Cervical cancer: symptoms, treatment and prevention


Everything you need to know about cervical cancer – including why it’s so important to keep up to date with your cervical screening appointments.

By Mr Richard Slade (MBChB, FRCS, FRCOG)

Approximately 3,200 cases of cervical cancer are diagnosed each year in the UK, making it the twelfth most common cancer in women in the UK. It’s most common in sexually active women between the ages of 30 and 45, and trans men who have not had a full hysterectomy (the removal of both the womb and cervix) are also susceptible.

But what causes cervical cancer, what are the symptoms and – importantly – is it preventable?

Mr Richard Slade, gynaecologist and obstetrician at The Christie Private Care, part of HCA Healthcare UK, looks at the symptoms, treatment and prevention of cervical cancer:

What is cervical cancer and what causes it?

Cancer of the cervix (cervical cancer) develops in a woman’s cervix (the neck of the womb at the top of the vagina) and mostly affects sexually active women aged between 30 and 45. It occurs when abnormal cells in the lining of the cervix grow in an uncontrolled way.

The major cause of cervical cancer is the human papilloma virus (HPV). There are many different types of HPV, and most women will contract some type of the infection at some point in their lives – many won’t even know they have it.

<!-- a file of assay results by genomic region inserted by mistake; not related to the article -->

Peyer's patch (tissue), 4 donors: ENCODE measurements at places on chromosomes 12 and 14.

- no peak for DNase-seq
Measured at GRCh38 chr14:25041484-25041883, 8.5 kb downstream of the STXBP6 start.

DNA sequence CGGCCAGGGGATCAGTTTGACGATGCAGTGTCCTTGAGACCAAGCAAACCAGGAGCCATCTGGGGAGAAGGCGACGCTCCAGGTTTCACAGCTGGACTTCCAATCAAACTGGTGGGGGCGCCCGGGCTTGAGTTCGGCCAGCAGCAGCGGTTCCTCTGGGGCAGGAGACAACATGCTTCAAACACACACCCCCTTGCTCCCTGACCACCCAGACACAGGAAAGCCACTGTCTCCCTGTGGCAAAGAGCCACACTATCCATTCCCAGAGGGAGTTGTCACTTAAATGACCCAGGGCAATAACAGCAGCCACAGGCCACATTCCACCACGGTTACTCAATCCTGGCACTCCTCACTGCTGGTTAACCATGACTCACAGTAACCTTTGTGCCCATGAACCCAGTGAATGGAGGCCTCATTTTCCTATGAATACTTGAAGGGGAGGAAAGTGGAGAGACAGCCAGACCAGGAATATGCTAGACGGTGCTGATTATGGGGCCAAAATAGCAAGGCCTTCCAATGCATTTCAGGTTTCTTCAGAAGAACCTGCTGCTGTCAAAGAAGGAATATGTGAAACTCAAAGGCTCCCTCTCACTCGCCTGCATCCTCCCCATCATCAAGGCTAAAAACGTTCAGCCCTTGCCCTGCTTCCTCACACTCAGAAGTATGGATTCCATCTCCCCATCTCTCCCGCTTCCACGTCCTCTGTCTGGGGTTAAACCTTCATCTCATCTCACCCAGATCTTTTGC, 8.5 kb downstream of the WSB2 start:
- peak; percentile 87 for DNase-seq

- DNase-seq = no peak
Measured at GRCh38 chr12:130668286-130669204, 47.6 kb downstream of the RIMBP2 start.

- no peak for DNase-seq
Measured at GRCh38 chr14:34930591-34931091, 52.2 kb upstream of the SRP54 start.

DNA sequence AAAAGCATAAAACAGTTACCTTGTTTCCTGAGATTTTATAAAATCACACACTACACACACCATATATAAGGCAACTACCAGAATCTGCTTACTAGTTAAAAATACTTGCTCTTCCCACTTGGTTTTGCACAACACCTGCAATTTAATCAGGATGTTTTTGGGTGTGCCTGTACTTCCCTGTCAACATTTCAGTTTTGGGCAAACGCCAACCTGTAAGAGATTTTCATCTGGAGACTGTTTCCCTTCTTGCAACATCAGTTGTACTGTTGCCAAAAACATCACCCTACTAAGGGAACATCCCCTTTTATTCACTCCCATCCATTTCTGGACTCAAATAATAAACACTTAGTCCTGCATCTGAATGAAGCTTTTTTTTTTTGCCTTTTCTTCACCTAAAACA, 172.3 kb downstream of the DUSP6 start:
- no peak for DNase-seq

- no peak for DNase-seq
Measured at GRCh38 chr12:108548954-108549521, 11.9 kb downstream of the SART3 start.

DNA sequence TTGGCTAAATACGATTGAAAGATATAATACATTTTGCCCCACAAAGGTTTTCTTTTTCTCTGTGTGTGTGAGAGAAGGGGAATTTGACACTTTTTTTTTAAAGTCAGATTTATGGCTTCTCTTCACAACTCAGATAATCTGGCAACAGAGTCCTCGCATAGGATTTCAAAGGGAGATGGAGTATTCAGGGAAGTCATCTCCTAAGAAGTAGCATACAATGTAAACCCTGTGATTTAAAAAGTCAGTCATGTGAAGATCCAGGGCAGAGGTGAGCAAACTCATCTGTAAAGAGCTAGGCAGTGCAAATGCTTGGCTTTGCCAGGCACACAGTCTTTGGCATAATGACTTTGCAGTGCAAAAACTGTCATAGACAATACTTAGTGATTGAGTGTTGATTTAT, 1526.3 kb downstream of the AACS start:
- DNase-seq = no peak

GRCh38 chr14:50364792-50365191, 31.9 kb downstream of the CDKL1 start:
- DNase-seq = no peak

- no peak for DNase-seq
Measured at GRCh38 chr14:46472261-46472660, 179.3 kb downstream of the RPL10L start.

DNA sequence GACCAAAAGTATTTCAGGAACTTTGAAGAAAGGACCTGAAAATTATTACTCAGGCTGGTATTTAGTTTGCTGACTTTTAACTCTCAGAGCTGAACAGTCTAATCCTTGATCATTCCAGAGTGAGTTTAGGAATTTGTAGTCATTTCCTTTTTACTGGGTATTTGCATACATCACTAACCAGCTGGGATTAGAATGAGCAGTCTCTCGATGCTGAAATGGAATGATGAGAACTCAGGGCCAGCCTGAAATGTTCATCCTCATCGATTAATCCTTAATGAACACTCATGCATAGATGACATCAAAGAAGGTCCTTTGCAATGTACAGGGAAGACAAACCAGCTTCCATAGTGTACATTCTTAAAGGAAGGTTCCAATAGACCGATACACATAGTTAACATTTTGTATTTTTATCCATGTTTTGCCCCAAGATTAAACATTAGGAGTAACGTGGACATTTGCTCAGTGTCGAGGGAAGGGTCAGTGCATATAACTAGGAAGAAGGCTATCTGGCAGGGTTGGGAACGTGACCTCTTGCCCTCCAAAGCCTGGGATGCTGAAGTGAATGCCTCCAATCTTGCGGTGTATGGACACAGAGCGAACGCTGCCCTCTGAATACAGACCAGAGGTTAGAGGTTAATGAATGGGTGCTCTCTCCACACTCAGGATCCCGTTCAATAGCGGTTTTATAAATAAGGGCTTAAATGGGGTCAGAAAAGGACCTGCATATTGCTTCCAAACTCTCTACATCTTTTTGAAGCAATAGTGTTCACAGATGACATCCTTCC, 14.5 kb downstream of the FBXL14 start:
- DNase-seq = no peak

Cervical cancer occurs when abnormal cells in the lining of the cervix grow in an uncontrolled way.

However, there are at least 15 types of HPV that have a high-risk of causing cervical cancer. These types are thought to prevent the cells from working normally, eventually causing them to reproduce at an uncontrollable rate and leading to the growth of a cancerous tumour.

Further risk factors, aside from the HPV infection, which can increase a women’s chance of developing cervical cancer include smoking and having a weakened immune system.

Why is cervical screening so important?

Cervical cancer is one of the few types of cancers that can actually be prevented. This is the point of cervical screening (also known as smear tests).

In the UK, between the ages of 25 and 64, every woman who is registered with a GP is invited to undergo cervical screening. This will occur every three years until the age of 50, when it decreases to every five years.

Cervical screening usually lasts around 10 minutes, but the actual procedure will only last a couple of minutes. It involves an instrument called a speculum, which the nurse/doctor will gently use to open your vagina, allowing them to see your cervix. A small brush will then be used to take a sample of cells from your cervix, which will be sent to the lab for testing.